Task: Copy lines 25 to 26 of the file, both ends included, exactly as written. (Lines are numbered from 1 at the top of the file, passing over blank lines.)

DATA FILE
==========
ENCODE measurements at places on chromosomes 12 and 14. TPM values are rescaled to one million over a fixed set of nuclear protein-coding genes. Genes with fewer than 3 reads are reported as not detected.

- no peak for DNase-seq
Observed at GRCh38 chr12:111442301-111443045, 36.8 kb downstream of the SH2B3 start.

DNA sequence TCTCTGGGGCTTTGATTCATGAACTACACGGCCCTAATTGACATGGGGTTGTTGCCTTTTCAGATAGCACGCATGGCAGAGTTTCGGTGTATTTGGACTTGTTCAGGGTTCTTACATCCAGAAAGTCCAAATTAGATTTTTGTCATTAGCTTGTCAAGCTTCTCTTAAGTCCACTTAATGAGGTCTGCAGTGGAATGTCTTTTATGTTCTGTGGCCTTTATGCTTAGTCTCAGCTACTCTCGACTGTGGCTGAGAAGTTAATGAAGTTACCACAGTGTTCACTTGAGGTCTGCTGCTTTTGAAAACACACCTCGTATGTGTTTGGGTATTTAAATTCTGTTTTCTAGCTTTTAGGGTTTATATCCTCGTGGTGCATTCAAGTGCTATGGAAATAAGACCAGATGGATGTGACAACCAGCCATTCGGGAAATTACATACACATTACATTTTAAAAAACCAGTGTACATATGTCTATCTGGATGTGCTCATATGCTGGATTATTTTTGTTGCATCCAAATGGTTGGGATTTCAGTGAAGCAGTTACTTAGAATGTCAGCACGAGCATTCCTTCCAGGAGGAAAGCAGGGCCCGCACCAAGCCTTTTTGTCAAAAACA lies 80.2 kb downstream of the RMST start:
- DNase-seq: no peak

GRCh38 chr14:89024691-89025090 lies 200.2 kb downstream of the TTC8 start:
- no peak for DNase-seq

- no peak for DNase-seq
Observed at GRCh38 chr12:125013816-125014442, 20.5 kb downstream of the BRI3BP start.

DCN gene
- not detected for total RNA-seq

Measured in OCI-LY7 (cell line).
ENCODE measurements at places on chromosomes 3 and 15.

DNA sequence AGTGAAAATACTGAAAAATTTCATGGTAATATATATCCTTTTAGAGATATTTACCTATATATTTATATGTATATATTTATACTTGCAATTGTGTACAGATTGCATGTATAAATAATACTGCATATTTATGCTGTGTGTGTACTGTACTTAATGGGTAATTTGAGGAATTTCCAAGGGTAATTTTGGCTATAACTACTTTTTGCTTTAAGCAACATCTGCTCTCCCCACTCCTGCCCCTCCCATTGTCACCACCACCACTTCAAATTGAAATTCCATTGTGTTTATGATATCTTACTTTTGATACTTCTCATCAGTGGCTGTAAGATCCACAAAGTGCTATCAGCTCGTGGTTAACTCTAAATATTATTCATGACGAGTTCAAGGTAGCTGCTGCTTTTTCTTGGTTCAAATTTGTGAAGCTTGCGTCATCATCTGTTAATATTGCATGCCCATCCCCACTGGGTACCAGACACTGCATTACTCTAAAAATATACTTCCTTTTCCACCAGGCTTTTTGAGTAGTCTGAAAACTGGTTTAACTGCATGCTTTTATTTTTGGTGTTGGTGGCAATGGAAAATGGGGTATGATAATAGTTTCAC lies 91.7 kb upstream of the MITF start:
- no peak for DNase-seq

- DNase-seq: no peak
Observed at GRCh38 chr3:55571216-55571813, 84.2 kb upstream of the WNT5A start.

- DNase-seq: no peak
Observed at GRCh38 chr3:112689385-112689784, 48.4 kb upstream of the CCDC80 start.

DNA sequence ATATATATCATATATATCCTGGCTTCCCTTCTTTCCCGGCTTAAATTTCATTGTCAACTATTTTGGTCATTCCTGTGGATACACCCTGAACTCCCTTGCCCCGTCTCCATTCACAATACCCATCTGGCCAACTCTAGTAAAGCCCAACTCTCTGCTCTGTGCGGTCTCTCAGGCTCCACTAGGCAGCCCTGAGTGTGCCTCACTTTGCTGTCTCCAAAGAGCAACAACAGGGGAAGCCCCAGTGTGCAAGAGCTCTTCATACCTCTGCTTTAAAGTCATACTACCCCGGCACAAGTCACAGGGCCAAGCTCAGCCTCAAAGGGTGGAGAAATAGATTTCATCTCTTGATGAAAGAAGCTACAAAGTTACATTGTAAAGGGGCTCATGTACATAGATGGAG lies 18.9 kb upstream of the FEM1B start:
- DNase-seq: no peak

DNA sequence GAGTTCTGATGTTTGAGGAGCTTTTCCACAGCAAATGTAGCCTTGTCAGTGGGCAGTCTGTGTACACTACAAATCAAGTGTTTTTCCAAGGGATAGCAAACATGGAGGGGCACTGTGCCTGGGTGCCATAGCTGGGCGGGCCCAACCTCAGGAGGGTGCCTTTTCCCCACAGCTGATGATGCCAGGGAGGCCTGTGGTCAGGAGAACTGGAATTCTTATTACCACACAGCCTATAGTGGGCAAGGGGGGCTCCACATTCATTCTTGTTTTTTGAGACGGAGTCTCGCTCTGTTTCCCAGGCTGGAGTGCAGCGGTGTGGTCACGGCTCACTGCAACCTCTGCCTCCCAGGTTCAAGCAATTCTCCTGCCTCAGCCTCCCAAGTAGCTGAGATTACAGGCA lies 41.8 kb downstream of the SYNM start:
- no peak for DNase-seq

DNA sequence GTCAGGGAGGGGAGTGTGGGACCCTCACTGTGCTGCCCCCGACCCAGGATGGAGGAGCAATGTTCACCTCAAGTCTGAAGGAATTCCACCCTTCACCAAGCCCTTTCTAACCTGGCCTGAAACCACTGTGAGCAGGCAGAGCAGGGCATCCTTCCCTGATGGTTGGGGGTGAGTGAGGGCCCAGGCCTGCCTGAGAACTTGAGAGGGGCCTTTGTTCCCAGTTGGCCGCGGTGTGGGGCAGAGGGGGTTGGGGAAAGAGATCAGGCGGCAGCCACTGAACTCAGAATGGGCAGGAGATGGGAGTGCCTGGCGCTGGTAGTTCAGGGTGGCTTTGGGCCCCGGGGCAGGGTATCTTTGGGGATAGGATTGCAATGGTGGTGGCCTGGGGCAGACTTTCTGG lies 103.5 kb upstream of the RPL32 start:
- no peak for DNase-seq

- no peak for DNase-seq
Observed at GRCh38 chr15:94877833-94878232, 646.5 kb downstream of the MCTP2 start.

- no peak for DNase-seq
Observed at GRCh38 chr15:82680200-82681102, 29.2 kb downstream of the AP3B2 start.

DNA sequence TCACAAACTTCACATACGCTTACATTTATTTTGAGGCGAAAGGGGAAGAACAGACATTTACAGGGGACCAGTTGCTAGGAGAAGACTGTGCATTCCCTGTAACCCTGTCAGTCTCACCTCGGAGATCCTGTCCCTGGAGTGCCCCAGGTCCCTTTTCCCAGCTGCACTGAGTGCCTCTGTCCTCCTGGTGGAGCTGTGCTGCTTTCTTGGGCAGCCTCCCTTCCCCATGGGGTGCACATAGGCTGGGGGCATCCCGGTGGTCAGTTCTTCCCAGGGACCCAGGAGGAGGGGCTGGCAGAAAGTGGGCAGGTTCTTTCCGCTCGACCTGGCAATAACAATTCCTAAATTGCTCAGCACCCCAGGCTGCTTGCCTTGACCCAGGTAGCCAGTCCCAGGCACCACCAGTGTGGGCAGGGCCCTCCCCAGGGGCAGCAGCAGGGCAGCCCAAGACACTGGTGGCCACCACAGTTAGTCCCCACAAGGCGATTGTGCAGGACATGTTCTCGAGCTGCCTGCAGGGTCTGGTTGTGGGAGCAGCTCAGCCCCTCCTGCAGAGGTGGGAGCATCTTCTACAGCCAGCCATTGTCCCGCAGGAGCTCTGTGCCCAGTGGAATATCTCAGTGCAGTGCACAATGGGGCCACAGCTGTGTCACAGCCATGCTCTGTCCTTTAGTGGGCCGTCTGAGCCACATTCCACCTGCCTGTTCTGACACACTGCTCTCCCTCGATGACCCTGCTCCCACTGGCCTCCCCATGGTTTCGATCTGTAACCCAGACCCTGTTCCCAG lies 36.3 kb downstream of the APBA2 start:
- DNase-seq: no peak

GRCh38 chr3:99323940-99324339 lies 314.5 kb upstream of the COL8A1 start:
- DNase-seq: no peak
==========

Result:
- no peak for DNase-seq

- no peak for DNase-seq